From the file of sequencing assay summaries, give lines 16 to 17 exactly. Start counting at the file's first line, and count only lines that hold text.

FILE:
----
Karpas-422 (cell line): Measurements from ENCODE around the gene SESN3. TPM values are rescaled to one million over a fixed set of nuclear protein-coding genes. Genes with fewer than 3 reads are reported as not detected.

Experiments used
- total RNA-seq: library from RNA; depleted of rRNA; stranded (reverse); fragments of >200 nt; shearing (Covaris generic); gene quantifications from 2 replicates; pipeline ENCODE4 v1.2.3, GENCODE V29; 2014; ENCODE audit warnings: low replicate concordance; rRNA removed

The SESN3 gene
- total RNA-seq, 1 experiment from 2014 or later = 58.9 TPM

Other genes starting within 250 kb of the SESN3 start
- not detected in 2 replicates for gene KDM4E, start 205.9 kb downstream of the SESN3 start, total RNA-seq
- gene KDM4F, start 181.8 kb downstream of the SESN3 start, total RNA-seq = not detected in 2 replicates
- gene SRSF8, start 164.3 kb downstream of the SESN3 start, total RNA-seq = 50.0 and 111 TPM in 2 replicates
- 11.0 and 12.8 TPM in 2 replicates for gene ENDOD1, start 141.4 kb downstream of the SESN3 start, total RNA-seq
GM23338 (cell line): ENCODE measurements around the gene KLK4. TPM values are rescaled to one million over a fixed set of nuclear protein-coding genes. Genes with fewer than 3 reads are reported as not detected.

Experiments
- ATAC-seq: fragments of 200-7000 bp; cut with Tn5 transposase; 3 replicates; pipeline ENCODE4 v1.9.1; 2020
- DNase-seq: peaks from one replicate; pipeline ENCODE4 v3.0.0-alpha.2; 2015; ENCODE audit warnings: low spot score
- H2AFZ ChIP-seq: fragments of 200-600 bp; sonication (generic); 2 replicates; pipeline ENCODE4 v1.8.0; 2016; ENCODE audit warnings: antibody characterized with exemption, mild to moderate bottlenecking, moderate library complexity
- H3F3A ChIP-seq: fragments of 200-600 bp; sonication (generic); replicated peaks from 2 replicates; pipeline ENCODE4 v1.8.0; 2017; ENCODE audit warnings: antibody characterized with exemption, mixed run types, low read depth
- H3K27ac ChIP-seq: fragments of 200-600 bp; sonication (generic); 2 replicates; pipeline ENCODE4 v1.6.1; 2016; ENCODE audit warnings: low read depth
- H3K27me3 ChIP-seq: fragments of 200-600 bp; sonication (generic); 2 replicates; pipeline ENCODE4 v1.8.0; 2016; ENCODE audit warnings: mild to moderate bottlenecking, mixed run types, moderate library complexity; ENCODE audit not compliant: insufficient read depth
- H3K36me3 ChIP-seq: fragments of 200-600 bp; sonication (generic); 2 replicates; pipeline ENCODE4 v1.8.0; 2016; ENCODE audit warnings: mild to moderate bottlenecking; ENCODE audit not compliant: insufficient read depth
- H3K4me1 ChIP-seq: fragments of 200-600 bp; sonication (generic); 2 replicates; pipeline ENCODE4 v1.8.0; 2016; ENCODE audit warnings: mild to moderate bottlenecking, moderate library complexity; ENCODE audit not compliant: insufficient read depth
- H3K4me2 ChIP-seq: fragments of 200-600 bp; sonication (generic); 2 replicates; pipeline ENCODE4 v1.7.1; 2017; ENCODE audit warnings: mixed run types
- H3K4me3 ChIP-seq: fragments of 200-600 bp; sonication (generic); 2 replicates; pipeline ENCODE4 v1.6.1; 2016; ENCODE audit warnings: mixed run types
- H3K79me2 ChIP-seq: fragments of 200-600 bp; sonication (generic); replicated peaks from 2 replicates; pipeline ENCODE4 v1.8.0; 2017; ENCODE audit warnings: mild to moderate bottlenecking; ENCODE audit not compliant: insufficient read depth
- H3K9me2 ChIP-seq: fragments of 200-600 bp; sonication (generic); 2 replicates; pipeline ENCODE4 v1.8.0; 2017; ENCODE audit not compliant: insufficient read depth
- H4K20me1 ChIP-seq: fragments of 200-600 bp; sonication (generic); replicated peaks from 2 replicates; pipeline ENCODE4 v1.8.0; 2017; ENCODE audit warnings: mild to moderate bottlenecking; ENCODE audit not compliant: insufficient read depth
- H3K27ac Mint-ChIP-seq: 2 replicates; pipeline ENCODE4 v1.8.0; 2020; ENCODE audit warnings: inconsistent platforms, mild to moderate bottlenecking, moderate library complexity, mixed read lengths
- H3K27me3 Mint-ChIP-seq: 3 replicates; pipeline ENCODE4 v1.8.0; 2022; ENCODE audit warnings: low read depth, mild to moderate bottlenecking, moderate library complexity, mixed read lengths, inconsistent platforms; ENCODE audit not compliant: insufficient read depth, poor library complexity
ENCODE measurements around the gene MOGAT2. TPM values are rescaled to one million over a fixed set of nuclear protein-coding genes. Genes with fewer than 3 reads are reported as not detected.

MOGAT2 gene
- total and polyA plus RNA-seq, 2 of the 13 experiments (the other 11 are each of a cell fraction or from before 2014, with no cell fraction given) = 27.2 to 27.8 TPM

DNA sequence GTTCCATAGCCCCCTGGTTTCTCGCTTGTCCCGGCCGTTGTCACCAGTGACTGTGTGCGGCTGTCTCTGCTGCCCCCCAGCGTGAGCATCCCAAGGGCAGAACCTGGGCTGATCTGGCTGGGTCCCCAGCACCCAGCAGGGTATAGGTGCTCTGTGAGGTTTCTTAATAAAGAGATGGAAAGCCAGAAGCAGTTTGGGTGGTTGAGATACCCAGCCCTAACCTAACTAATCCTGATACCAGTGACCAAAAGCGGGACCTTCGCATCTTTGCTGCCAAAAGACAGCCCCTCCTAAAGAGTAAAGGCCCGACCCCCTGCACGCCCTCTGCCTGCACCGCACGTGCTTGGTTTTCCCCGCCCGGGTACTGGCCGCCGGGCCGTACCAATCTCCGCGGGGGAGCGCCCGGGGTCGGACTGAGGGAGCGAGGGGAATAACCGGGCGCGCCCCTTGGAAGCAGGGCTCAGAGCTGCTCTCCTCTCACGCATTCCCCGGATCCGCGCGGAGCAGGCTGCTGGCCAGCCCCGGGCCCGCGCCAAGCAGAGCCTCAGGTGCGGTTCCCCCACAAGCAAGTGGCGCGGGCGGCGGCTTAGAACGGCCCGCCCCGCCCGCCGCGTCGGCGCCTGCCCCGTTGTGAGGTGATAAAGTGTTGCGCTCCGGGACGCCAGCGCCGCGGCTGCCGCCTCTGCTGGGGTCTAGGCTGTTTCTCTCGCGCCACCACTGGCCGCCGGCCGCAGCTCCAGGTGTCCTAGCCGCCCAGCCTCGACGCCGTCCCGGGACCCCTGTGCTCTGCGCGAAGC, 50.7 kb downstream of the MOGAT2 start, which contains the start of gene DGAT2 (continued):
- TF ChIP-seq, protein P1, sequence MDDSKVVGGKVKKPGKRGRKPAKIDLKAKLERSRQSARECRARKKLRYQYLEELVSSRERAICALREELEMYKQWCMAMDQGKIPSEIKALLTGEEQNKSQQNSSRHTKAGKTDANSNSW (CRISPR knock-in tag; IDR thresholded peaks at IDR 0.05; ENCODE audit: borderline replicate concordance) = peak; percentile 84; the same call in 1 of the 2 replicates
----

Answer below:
- H3F3A ChIP-seq: fragments of 200-600 bp; sonication (generic); replicated peaks from 2 replicates; pipeline ENCODE4 v1.8.0; 2017; ENCODE audit warnings: antibody characterized with exemption, mixed run types, low read depth
- H3K27ac ChIP-seq: fragments of 200-600 bp; sonication (generic); 2 replicates; pipeline ENCODE4 v1.6.1; 2016; ENCODE audit warnings: low read depth